Printer Friendly Version Email A Friend Add This Increase Text Size Decrease Text Size

Rectal prolapse repair



Rectal prolapse repair is surgery to fix a rectal prolapse, in which the rectum (the last part of the colon) protrudes through the anus.


Rectal prolapse may be partial, involving only the mucosa. Or it may be complete, involving the entire wall of the rectum. It can occur in children but is much more common in older people.

Rectal prolapse in infants often gets better on its own and does not require surgery. Children with the following conditions are at greatest risk:

Rarely the condition can be caused by acute diarrhea or straining to pass stool while constipated.

Rectal prolapse is most common in older adults with a long history of constipation or weakness of the pelvic floor muscles. It is more common in women, especially those who have had a hysterectomy.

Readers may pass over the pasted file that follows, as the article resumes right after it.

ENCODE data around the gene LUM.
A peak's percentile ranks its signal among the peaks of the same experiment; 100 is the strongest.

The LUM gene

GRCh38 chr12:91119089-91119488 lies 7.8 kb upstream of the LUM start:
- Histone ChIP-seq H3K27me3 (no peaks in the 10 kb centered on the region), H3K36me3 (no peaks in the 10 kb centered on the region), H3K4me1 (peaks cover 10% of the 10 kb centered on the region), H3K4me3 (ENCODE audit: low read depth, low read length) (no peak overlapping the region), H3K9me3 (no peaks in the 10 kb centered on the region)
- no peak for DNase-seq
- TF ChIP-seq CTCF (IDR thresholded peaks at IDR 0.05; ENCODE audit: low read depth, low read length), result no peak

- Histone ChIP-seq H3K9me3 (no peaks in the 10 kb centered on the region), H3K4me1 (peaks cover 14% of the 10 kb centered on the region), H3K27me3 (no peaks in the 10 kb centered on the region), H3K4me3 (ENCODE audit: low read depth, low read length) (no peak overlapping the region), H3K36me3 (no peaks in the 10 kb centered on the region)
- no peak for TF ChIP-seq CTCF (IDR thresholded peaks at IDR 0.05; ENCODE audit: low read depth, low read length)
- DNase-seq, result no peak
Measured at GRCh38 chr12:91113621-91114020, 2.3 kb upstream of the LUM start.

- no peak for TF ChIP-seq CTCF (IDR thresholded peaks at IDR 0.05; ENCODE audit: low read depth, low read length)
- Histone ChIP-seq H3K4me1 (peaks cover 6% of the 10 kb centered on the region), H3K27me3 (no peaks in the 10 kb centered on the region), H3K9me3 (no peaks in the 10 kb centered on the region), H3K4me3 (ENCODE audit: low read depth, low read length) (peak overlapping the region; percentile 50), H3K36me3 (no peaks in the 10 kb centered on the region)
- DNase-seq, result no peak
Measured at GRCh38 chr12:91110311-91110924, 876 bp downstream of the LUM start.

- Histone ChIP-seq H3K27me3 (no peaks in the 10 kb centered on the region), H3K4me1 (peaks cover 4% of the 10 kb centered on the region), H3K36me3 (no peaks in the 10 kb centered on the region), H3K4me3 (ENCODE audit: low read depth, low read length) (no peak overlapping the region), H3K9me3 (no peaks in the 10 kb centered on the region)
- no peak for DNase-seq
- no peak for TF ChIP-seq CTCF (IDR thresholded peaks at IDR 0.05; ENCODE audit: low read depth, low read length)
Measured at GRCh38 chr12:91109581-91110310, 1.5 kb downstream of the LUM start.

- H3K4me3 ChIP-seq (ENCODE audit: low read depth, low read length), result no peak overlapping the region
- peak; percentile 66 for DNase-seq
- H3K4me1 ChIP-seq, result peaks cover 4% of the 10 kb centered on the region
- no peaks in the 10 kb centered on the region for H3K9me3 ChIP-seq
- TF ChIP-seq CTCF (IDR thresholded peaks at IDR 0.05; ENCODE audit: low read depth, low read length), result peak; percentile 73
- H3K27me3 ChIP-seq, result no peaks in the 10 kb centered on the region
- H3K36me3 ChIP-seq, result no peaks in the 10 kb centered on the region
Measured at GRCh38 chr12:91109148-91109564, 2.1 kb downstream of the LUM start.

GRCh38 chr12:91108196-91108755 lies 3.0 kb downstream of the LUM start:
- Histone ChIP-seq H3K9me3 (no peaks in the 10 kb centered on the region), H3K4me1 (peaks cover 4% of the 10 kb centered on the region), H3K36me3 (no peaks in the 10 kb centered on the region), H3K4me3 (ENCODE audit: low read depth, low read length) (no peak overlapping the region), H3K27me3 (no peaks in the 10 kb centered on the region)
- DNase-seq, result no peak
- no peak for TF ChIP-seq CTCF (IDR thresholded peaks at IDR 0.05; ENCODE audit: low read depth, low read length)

The symptoms of rectal prolapse include:

  • Pain in the anus and rectum (anorectal pain)
  • Bleeding
  • Mucus discharge from the anus
  • Incontinence
  • Rectal tissue sticking out while having bowel movements (it may need to be pushed back in manually)

This condition can be confused with hemorrhoids but is different.


Surgery is required to correct rectal prolapse in adults and in some children. Most surgical procedures for rectal prolapse are done under general anesthesia. For older or sicker patients, epidural or spinal anesthesia may be used.

There are three basic types of surgery to repair rectal prolapse. Your surgeon will decide which one is best for you.

For healthy adults, an abdominal procedure has the best chance of success. While you are under general anesthesia, the doctor makes a surgical cut in the abdomen and removes a portion of the colon. The rectum may be attached (sutured) to the surrounding tissue.

Sometimes a soft piece of mesh is wrapped around the rectum to help it stay in place. This procedure can also be done with laparoscopic surgery (also known as "keyhole" or "telescopic" surgery).